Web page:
It is clear from the Marie Curie report that there are significant inequities when it comes to the provision of palliative care across Scotland. If we are to meet the 2021 vision, we need to break down those barriers. The report highlights a number of recommendations and common themes that can help us to do that. One such theme is on research and data. Professor David Clark, who, as members know, leads the University of Glasgow’s end-of-life studies group based in Dumfries, stated in his report for the Health and Sport Committee in 2015:

“A serious information deficit needs to be filled on data relating to the provision of palliative care in Scotland”.

There is a distinct lack of research on palliative care compared with other health issues. I am pleased that the Government acknowledged that in its strategic framework and I hope that, when the minister responds to the debate today, she will outline how the Scottish Government plans to support the development of an evidence base to show progress towards its 2021 vision.

The forthcoming national review of health and social care targets provides an opportunity to reconsider the indicators that are currently used by health and social care partnerships when measuring palliative care in order to ensure that better data can be collected to fully measure the inequities that exist, for example by measuring access by clinical condition and social economic group.

Breaking down the barriers that are highlighted by Marie Curie means providing personalised, effective palliative care in a setting that suits the individual. Therefore, it was encouraging to read in the Government’s health and social care delivery plan that was published last month:

“The availability of care options will be improved by doubling the palliative and end of life provision in the community”.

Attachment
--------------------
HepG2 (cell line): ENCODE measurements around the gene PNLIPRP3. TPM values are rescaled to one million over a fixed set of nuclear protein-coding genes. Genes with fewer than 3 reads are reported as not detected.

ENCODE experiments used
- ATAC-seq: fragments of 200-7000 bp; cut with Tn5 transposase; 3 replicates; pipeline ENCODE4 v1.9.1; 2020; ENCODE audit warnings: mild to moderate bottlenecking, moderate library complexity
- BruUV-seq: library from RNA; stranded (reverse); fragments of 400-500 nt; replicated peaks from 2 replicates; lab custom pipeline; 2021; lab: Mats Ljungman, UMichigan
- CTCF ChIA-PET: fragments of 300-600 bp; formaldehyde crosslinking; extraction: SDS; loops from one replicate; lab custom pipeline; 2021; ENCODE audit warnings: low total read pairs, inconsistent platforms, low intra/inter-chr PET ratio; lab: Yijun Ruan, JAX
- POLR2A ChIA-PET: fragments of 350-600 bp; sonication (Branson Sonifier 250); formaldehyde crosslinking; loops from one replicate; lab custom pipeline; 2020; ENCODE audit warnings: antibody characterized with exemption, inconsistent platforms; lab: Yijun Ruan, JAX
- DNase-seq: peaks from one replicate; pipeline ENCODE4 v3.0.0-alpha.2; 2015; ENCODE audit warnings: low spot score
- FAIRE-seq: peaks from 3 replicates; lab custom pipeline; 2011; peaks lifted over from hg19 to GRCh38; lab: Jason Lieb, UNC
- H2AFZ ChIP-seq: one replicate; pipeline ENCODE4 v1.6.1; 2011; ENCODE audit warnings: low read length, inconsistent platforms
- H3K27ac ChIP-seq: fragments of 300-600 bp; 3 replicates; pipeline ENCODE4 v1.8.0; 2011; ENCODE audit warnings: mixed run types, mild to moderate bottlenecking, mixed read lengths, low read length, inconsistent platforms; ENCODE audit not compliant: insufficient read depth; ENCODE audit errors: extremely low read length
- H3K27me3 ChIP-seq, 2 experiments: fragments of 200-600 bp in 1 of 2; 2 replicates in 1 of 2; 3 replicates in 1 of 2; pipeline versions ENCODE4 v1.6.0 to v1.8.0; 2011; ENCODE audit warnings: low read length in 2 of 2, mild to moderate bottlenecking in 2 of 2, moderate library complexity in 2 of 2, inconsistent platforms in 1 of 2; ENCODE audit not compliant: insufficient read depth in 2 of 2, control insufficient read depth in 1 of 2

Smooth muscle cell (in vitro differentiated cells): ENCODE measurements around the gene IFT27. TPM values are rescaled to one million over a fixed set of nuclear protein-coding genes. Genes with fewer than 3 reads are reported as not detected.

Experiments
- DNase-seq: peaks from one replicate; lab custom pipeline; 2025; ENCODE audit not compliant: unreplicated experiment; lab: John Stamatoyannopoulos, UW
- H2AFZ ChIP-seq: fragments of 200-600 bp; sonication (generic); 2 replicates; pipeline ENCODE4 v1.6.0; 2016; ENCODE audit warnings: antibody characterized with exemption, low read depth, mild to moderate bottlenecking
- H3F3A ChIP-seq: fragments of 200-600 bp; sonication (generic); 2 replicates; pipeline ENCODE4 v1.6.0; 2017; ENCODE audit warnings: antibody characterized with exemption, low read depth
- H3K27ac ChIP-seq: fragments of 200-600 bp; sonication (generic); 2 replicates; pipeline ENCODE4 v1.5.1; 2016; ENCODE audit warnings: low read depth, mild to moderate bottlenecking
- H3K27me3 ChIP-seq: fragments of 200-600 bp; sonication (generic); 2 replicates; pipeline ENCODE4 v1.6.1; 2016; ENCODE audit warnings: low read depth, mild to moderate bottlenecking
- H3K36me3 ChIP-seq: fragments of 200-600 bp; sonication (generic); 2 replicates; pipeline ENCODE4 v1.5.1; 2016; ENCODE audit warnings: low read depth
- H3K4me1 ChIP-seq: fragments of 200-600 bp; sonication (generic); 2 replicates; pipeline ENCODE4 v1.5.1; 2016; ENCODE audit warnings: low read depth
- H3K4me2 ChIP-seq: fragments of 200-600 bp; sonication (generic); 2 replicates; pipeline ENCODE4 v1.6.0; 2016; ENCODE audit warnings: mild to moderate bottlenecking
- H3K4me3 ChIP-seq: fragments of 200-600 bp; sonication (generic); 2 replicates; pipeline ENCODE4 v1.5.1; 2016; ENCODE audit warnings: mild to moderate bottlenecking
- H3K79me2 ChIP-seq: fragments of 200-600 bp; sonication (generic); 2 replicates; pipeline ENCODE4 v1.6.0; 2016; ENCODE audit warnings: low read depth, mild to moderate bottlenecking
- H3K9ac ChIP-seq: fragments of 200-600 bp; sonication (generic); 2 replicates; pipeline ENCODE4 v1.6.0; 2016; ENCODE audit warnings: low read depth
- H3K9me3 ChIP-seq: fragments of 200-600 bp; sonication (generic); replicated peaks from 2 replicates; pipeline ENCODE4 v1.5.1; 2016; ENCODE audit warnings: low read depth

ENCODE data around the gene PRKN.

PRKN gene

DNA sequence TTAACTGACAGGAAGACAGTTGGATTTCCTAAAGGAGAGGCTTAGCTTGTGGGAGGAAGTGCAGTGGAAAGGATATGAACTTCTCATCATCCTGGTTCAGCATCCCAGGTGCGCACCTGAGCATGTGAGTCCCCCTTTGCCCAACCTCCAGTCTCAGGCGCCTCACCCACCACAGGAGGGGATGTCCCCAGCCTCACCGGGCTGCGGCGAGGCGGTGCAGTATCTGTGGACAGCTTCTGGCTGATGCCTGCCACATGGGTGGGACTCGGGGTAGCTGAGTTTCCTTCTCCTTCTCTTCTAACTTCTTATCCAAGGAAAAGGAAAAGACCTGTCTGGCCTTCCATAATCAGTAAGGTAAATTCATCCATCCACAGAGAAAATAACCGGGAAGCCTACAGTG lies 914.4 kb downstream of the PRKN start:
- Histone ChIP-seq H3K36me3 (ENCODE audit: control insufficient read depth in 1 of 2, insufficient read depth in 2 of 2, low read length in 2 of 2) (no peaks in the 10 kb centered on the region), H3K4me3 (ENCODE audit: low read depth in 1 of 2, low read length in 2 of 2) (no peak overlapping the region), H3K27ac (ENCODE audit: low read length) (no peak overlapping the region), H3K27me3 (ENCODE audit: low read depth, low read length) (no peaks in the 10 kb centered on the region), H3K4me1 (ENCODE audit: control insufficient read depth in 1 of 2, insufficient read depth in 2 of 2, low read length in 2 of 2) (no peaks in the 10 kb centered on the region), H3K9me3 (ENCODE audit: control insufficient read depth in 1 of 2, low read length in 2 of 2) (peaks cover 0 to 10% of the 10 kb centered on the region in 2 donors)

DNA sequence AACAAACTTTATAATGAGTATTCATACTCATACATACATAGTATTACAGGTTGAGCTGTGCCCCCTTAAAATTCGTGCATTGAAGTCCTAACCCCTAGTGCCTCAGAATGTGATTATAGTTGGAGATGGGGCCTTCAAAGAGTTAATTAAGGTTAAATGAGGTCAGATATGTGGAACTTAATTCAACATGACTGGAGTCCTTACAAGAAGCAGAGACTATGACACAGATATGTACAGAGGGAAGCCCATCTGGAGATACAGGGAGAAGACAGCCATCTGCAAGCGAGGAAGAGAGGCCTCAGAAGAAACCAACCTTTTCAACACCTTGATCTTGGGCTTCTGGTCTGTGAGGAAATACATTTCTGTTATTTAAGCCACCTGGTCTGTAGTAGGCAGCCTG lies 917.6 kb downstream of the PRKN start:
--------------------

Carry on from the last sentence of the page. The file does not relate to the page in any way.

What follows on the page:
I hope that the minister will outline exactly how that will be achieved. For example, will it mean additional resources for integration joint boards to scale up their palliative care provision in the community?

The final theme from the report that I want to touch on is that talking about palliative care and dying does not come naturally to many—including myself—even though death is the most unavoidable event in our lives. Of all the areas in the Government’s strategic framework, that is the one in which least progress has been made. The Health and Sport Committee wrote to the cabinet secretary on 16 November about progress in the implementation of the framework and, in her reply, she said that the Government did not plan

“to run a national campaign in relation to death and dying”.

I am keen to know how the Government intends to deliver the commitment to support greater public discussion on death, dying and care at the end of life.

I am very conscious of time but, although I have been able to touch on only a fraction of the issues that are raised by the report, I know that other members will more than adequately fill the gaps that I have left. I look forward to listening to those speeches and to hearing from the minister on the points that I have raised.

I thank Marie Curie not only for its work on the report that we are debating today, but for the outstanding care and support that it provides for more than 8,000 people and their families around Scotland. Those thanks extend beyond Marie Curie to all the organisations that are involved in the delivery of palliative care, including charities and our amazing national health service staff as well as local council and third and private sector social care providers.

I have focused in my speech on tackling the inequities in the provision of palliative care, but I know that tens of thousands of families benefit from the outstanding palliative care that is delivered across Scotland every year. However, we are ambitious, which is why we are all determined that the Government should ensure that care is there for everyone who needs it, wherever they live and whatever their background.